Hi, I just bought a 3pi Robot and I’ve haven’t been able to program it very effectively. I program using the Arduino enviorment and have downloaded the libraries, but only a few of them worked. I’m now using the Arduino LCD library and I got the sensor library working, but now I can’t get the buttons to work. When I uploaded the example code that came with the library it ran once, but if i pressed a button after that it wouldn’t register. Could someone provide me with a code that would work with the buttons without using the library. I tried writing my own but it didn’t work.
Here’s the example code
* OrangutanPushbuttonExample for the 3pi robot or Orangutan LV-168
* This example program is indended for use on the 3pi or Orangutan LV-168.
* It uses the OrangutanPushbuttons library to detect user input from the
* pushbuttons, and it uses the OrangutanLCD library to display feedback
* on the LCD.
void setup() // run once, when the sketch starts
void loop() // run over and over again
// wait for either the top or bottom buttons to be pressed
// store the value of the pressed button in the variable 'button'
unsigned char button = buttons.waitForPress(TOP_BUTTON | BOTTOM_BUTTON);
if (button == TOP_BUTTON) // display the button that was pressed
buttons.waitForRelease(button); // wait for that button to be released
lcd.print("released"); // display that the button was released
The buttons are on the same I/O lines as the LCD data pins, which I’m assuming is why they stop working when you use the Arduino LCD routines. The Pololu LCD library changes the state of the LCD data pins to send data, but then it restores them to whatever state they had previously so they can be used for secondary purposes like controlling LEDs or reading buttons. The Arduino LCD library most likely doesn’t bother recording and restoring the previous states of these lines. This would conflict with the Pololu button library because it only initializes the button I/O lines as inputs once and then assumes they will remain inputs with pull-ups enabled ever after.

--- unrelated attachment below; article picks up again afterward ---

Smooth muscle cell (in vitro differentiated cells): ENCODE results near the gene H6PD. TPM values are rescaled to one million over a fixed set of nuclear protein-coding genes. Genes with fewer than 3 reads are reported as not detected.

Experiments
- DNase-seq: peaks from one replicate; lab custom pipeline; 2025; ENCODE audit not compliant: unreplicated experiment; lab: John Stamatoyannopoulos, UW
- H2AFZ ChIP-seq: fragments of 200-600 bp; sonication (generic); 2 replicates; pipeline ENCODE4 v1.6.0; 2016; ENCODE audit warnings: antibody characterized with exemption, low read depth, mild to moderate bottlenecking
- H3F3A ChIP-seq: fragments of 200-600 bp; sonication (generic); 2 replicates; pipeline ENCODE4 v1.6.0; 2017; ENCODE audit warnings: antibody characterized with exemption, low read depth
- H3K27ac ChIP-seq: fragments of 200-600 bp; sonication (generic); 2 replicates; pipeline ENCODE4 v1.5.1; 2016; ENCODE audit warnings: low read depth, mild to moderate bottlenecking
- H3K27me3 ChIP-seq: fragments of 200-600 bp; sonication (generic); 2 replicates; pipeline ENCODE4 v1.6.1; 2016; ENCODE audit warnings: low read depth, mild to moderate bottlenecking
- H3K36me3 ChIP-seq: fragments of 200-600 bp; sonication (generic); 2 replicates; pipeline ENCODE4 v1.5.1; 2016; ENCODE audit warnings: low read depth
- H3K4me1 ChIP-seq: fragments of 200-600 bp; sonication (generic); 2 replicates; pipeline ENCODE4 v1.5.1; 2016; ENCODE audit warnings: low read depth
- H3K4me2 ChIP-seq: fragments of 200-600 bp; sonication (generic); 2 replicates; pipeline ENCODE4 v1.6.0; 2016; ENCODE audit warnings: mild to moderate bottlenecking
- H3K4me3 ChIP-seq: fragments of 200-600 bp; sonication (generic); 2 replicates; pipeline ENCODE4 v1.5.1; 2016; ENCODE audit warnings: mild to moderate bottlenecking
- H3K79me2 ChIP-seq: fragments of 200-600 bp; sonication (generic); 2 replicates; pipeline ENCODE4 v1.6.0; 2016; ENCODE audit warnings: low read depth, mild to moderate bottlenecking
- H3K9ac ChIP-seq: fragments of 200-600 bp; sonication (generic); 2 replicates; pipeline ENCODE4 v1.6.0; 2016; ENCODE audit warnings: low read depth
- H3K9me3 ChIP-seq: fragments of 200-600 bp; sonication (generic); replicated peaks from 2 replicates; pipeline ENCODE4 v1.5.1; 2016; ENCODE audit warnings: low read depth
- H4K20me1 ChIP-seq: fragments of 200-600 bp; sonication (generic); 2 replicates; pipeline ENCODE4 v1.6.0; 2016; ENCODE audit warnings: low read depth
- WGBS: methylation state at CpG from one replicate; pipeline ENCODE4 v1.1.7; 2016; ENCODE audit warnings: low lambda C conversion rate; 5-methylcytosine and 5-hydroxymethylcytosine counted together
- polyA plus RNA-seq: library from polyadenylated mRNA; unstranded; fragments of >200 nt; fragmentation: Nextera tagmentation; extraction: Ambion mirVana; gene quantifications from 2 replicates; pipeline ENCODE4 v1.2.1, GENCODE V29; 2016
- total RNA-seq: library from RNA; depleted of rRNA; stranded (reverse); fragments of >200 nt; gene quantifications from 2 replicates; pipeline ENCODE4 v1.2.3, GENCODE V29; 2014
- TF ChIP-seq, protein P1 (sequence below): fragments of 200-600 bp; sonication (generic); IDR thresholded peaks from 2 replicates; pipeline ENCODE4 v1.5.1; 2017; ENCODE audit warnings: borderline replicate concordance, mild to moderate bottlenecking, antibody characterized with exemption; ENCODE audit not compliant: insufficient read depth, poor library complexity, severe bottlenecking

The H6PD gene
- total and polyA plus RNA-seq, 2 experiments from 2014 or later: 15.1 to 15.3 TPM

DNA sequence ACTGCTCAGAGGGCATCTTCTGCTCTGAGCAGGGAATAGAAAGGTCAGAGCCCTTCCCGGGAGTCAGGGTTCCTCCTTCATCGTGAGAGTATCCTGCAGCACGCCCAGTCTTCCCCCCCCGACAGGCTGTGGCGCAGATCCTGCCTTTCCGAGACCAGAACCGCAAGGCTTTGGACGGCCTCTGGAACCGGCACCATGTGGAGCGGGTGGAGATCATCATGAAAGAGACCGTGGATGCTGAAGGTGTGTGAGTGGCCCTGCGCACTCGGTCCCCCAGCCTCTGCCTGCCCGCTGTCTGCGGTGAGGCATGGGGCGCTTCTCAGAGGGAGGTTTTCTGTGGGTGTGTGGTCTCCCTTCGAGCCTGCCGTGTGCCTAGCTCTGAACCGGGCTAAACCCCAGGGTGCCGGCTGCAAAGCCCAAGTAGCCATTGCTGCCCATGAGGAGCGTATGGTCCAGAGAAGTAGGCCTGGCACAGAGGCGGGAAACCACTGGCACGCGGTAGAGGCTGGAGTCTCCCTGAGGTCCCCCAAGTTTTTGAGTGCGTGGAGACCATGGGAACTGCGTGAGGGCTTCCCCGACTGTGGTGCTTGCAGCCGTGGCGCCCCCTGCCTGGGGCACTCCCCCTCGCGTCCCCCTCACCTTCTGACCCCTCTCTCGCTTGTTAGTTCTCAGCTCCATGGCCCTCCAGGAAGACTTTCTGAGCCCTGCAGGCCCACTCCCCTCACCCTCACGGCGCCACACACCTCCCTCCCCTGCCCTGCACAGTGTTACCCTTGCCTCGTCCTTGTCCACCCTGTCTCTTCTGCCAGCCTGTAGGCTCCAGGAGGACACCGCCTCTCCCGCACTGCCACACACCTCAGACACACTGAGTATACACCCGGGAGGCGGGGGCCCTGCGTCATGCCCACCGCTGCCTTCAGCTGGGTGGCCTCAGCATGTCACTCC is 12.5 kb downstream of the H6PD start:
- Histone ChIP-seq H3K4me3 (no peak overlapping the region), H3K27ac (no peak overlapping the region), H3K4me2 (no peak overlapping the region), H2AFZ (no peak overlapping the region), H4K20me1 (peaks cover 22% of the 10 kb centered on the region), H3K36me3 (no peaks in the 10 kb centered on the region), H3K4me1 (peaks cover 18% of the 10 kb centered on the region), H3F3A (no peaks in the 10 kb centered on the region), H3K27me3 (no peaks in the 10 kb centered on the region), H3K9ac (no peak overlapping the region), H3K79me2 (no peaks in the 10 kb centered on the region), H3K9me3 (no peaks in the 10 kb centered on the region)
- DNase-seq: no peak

You could easily write your own code to read the buttons; it just requires looking at a digital input to see if it’s high or low. Just make sure to set the pin as a digital input with the internal pull-up enabled and give the voltage on the line at least a few hundred nanoseconds to stablize (a microsecond should be safe) before you check the input value. You should also use some delays to debounce the buttons to avoid seeing a single button press as multiple presses over a few milliseconds.
Please note that the Arduino 3pi libraries are out of date compared to the Pololu AVR library and were written while Arduino IDE 0012 was the latest release, so there could be compatibility issues with the current version of the Arduino IDE. Do the libraries work better if you use an older version of the Arduino IDE (0011 or 0012)? Is there a reason why you’re using the Arduino IDE rather than AVR Studio with the Pololu AVR library? I think you’ll get much better results using the current Pololu AVR library in AVR Studio than you will using the older Arduino 3pi libraries with the Arduino IDE, and unless you’re on a mac or want to incorporate another Arduino library into your program, there really isn’t anything to be gained from programming the 3pi in the Arduino environment now that the Pololu AVR library has added support for things like sending serial data and using the digital I/O lines.